Relaciones Internacionales – Comunicación Internacional

Reporting under the shadow of authoritarianism (CJR Special issue)

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It starts with doubt. A country’s leader—someone who was elected—laments the decline of journalism. Then, maybe, a law bans “fake news.” Soon, sure enough, a critic is arrested. Democracy reaches a breaking point. Reporting under the shadow of authoritarianism isn’t impossible, but it is dangerous work. Surveillance becomes oppressive; officials grow increasingly bold. Some journalists try to start anew in exile, which is logistically complicated, beyond the culture shock of resettling in a foreign land. Some abandon state-controlled outlets in favor of social media, where they must make an individual case for their relevance and wade through harassment. Some seek allies across borders, hoping that justice will eventually reach home. Some try to make space for themselves, finding a compartment that no one has thought to search and destroy—yet. All over the world, the resilience of the press is paired with grief.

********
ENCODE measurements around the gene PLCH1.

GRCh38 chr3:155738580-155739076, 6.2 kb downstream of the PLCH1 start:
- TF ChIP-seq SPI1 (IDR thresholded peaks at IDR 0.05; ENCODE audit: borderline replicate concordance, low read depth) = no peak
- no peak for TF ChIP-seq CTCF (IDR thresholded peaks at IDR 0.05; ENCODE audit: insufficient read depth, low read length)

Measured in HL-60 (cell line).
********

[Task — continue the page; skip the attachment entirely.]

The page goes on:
Free Press, Functioning Democracy –By KYLE POPE

Hong Kong’s unrelenting independent pressBy HSIUWEN LIU

Visions of Valeria in Putin’s Russia –By ANNIE HYLTON

Uganda’s Twitter Battleground –By SOPHIE NEIMAN

Reconnecting with Myanmar’s press –By ALI FOWLE


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